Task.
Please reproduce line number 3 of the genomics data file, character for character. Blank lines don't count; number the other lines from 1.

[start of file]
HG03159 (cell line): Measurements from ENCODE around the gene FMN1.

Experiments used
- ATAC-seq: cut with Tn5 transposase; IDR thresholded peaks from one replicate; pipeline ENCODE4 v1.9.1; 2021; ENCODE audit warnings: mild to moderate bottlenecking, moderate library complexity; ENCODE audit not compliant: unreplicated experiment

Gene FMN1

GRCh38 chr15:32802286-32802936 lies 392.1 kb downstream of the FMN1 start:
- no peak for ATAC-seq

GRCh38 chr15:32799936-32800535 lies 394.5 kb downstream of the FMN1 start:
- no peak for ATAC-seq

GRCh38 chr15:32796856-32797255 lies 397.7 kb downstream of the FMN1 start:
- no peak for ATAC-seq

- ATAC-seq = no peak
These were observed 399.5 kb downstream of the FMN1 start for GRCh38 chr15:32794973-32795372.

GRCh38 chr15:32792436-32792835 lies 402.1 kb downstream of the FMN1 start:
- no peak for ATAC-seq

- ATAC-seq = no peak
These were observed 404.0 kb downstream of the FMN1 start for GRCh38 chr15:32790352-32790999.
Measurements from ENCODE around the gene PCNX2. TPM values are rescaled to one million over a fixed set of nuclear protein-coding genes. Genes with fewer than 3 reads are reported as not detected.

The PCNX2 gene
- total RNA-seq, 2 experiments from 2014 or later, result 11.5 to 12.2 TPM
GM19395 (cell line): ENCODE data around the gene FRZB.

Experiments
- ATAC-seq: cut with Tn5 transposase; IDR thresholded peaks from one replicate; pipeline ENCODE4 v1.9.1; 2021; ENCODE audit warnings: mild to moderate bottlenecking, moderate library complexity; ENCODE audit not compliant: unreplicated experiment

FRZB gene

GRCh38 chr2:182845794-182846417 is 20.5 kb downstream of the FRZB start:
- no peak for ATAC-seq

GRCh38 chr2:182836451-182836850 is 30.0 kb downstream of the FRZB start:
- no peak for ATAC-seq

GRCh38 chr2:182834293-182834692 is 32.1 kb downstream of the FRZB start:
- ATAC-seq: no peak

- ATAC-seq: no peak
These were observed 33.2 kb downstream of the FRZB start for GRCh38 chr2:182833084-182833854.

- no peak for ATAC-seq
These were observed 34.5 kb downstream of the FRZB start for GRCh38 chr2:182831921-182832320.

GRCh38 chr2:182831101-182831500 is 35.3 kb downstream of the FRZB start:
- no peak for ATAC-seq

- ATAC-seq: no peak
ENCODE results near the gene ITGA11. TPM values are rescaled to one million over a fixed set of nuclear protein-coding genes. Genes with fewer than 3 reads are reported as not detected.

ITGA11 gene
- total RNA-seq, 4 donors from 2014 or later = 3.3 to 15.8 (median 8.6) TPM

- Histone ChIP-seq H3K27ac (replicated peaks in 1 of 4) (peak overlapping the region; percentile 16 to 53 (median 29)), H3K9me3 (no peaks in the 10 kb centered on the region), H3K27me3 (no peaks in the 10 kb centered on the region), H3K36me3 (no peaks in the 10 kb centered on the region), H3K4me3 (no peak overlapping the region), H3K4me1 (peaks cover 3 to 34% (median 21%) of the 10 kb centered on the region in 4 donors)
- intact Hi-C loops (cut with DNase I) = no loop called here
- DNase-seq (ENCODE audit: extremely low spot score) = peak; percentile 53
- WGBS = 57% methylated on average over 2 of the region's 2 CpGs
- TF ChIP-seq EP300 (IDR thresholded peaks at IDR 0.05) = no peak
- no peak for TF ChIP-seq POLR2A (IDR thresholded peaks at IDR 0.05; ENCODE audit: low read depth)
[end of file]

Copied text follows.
- ATAC-seq: cut with Tn5 transposase; IDR thresholded peaks from one replicate; pipeline ENCODE4 v1.9.1; 2021; ENCODE audit warnings: mild to moderate bottlenecking, moderate library complexity; ENCODE audit not compliant: unreplicated experiment